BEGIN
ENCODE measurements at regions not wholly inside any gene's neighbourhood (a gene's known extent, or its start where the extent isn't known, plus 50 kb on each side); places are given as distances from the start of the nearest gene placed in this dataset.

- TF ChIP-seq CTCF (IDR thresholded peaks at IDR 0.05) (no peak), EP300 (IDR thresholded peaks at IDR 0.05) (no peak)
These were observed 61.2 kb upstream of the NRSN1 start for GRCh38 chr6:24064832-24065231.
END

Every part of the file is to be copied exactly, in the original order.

ENCODE measurements at regions not wholly inside any gene's neighbourhood (a gene's known extent, or its start where the extent isn't known, plus 50 kb on each side); places are given as distances from the start of the nearest gene placed in this dataset.

- TF ChIP-seq CTCF (IDR thresholded peaks at IDR 0.05) (no peak), EP300 (IDR thresholded peaks at IDR 0.05) (no peak)
These were observed 61.2 kb upstream of the NRSN1 start for GRCh38 chr6:24064832-24065231.